This week I did something pretty damned scary.
I went skydiving and it was fantastic! What a freaking RUSH!
Okay. No I didn’t. That’s not me. It’s Sian Stokes, a total stranger featured in an article about insurance.
You extreme sports folks who just got sucked in by that photo should just tune out now, because you’ll find me rather dull when you read my version of pretty damned scary.
For those of you who are still with me, my adrenaline-filled moment involved a microphone, headset and a big red button that said “on the air.”
It all went down at the studio of Den Haag FM 92.0 for a program called Dutchbuzz. This weekly radio show in The Hague is designed to inform internationals about news and events taking place in their city. I’ve listened to the show enough times to know that it has a friendly, yet professional style. It’s informative, fast-paced and they seem to have a bent for arts, culture and environmental issues. They have a broad audience and the show is in English. In other words, it’s just my cup of tea.
So when Lilly-Anne Stroobach, the founder of Dutchbuzz invited me to the studio for an interview about my second novel The Things We Said in Venice, naturally I jumped at the chance. But, there’s a but. I can talk for hours about topics I love, but put a microphone in front of me and I kind of choke up. Can you relate to that fear? There are no take-twos, no revisions. As a writer, I’m all about revisions.
But what the hell. Sometimes–actually a lot of the time–we have to step out of our comfort zone and just go for it. As the producer did a silent countdown on her fingers as a commercial came to an end, we were suddenly on. I stared that microphone down and took a few centering breaths as Lilly-Anne introduced me as a Hague author. She had read my novel in the course of a few days, and as she began to talk about it, it was clear she found it worth the read.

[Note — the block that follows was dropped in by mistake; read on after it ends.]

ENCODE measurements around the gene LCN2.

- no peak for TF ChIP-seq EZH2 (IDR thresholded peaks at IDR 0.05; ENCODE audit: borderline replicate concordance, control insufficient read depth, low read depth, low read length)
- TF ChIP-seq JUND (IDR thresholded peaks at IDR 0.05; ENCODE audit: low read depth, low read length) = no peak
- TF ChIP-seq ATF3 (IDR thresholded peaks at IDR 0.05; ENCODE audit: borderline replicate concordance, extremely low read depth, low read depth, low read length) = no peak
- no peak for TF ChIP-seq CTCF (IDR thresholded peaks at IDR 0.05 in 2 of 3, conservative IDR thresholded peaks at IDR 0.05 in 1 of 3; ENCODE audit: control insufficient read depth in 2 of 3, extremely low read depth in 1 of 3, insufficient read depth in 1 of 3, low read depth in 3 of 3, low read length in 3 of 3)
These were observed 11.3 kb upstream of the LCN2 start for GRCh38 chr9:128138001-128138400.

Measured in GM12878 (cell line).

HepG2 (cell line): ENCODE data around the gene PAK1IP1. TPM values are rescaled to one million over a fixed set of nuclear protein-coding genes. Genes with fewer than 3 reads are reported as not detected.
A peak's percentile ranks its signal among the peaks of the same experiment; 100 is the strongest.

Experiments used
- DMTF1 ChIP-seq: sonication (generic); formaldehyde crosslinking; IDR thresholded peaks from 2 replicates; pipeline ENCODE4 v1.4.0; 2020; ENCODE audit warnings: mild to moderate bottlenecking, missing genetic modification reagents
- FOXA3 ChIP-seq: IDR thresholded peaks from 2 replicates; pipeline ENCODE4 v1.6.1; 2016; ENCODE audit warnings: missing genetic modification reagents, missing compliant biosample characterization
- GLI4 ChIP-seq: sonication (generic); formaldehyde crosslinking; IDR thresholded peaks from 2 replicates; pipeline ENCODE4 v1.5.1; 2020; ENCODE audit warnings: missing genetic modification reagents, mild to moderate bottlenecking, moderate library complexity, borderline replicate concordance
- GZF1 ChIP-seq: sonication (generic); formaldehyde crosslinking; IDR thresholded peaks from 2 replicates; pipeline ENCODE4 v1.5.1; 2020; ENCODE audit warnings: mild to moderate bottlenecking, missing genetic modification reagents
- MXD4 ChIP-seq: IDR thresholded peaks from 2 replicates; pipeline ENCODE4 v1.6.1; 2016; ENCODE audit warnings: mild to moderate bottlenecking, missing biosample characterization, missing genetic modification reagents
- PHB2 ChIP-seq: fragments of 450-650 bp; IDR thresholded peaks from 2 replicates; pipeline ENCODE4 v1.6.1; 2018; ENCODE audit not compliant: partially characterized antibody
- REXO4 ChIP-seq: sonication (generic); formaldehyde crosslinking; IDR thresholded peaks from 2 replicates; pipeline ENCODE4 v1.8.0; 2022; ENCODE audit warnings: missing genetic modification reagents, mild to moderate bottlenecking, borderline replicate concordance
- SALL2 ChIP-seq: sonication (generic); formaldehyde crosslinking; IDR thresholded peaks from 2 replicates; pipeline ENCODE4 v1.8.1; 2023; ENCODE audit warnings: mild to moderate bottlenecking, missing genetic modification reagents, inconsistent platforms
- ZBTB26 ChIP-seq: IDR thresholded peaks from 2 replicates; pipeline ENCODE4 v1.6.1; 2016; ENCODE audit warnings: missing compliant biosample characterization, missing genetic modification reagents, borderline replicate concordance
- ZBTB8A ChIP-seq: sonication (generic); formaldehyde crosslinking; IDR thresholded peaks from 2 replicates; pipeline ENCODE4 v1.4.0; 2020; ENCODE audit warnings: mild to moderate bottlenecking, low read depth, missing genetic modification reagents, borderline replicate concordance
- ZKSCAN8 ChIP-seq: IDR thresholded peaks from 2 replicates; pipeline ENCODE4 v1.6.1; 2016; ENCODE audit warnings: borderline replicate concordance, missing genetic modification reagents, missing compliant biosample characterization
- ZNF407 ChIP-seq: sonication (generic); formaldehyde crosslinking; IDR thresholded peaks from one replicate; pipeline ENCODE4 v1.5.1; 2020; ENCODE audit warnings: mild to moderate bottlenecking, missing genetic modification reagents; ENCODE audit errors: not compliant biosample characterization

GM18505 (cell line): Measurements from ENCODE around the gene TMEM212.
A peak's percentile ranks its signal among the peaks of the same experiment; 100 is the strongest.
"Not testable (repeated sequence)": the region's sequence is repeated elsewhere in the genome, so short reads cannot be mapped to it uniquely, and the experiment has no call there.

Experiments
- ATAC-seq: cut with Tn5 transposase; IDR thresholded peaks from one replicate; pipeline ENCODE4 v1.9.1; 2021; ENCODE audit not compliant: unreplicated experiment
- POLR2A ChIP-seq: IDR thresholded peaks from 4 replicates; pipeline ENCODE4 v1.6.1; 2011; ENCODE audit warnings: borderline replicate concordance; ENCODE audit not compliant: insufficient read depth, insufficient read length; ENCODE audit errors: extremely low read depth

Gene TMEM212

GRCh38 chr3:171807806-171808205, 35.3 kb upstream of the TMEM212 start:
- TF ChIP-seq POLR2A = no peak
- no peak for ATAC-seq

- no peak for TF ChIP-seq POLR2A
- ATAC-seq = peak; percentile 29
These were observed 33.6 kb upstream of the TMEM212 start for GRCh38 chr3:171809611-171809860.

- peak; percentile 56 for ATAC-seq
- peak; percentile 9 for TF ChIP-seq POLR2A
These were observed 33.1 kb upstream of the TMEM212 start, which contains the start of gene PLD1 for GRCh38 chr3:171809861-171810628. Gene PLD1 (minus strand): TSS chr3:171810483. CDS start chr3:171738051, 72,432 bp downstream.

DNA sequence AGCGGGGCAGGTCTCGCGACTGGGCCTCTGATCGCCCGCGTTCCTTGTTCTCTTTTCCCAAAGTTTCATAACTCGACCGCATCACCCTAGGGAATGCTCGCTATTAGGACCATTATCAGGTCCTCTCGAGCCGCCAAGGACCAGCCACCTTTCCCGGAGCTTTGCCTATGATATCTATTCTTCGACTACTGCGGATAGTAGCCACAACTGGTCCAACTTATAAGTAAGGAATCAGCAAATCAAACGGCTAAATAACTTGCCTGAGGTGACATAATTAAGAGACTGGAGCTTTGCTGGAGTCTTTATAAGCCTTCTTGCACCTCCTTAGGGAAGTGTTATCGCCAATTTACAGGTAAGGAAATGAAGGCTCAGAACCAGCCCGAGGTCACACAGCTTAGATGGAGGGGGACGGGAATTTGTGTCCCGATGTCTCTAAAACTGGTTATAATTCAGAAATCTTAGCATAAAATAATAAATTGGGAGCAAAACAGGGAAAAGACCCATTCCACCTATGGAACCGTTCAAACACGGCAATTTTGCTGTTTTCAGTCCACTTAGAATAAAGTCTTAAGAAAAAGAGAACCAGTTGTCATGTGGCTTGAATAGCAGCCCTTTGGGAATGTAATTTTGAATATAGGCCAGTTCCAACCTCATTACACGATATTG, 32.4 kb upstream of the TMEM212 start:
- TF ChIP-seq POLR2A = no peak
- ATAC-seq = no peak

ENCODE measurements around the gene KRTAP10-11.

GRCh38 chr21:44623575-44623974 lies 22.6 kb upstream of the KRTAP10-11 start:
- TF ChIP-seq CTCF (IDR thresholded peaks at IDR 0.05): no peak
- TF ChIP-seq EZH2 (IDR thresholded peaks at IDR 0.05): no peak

When she recommended it to all of the radio listeners and announced she planned to recommend it to her book club as well, I felt my shoulders relaxing. As I began to answer her questions, ponder aloud my motives for placing certain elements in the book, share why I chose characters in their thirties and early forties rather than teenage vampires, I realized I had stopped dissecting my fear and had stepped into the role of author talking about her writing process. I had jumped out of that plane of safety and into the “on the air” and it was actually kind of fun.
Want to hear the interview? Then click here. It’s only a few minutes long and starts just before minute 17 in this podcast.
If you live in The Hague or surrounding area, I recommend listening to the whole show. You can learn about up and coming events–including a beer festival this weekend and a locally grown farmer’s market called Lekker Nassau. You can tune in to Dutchbuzz every Tuesday evening at 10:00pm to hear the live show at Den Haag FM 92.0, or catch the podcast Wednesday afternoon.
Thanks for letting me share this story about conquering fear, if only for a few minutes on the air. Considering I survived this, I might just do something even more daring.
After all, live radio interviews are the gateway drug to dolphin riding.